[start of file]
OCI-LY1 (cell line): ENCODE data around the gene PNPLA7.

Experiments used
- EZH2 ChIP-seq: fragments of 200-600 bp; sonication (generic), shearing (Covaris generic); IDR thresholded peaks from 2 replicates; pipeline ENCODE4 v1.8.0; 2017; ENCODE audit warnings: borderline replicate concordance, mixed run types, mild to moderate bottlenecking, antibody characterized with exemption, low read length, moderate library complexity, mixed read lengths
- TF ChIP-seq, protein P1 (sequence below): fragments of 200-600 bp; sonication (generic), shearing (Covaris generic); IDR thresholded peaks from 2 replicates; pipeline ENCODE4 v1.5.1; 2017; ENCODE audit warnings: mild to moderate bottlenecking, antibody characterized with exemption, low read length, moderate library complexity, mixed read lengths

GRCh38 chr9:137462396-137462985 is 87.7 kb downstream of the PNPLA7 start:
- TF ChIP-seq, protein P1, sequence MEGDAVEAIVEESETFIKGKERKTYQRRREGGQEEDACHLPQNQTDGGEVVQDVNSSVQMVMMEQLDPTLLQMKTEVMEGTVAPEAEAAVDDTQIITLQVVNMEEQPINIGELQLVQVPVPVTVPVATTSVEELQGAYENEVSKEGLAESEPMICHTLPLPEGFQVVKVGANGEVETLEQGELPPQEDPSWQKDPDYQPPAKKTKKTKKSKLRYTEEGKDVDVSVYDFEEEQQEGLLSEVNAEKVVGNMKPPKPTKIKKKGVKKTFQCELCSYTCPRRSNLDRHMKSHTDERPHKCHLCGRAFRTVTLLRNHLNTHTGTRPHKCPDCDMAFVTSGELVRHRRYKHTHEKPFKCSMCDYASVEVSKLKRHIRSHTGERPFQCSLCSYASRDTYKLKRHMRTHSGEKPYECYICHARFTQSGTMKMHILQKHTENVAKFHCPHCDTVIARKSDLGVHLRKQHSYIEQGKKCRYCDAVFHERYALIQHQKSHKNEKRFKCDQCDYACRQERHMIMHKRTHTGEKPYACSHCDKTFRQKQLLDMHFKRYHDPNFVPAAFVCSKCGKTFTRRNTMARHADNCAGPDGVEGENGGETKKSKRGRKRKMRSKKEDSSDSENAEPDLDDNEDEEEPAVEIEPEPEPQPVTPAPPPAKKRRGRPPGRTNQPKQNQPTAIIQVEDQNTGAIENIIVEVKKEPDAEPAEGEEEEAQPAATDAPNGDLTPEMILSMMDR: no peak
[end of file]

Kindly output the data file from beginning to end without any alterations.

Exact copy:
OCI-LY1 (cell line): ENCODE data around the gene PNPLA7.

Experiments used
- EZH2 ChIP-seq: fragments of 200-600 bp; sonication (generic), shearing (Covaris generic); IDR thresholded peaks from 2 replicates; pipeline ENCODE4 v1.8.0; 2017; ENCODE audit warnings: borderline replicate concordance, mixed run types, mild to moderate bottlenecking, antibody characterized with exemption, low read length, moderate library complexity, mixed read lengths
- TF ChIP-seq, protein P1 (sequence below): fragments of 200-600 bp; sonication (generic), shearing (Covaris generic); IDR thresholded peaks from 2 replicates; pipeline ENCODE4 v1.5.1; 2017; ENCODE audit warnings: mild to moderate bottlenecking, antibody characterized with exemption, low read length, moderate library complexity, mixed read lengths

GRCh38 chr9:137462396-137462985 is 87.7 kb downstream of the PNPLA7 start:
- TF ChIP-seq, protein P1, sequence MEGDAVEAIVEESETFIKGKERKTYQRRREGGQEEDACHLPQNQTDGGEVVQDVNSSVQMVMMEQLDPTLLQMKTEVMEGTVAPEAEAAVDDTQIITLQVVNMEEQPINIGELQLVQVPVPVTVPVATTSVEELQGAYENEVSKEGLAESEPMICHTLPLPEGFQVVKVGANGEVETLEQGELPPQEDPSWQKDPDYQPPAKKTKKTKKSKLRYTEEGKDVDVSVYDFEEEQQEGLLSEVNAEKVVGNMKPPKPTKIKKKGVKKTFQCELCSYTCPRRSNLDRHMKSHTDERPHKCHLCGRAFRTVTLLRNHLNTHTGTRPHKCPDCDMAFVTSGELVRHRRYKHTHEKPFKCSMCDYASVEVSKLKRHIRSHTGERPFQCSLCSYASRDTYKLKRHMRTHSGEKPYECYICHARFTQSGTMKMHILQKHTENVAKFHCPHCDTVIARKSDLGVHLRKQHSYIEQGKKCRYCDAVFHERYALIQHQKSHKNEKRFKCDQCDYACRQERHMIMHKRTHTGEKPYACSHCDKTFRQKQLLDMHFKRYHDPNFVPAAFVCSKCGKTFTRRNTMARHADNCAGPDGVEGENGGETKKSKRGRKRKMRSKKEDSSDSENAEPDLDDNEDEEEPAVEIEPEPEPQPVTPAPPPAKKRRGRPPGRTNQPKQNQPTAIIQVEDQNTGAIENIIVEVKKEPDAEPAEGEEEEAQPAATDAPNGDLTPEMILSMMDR: no peak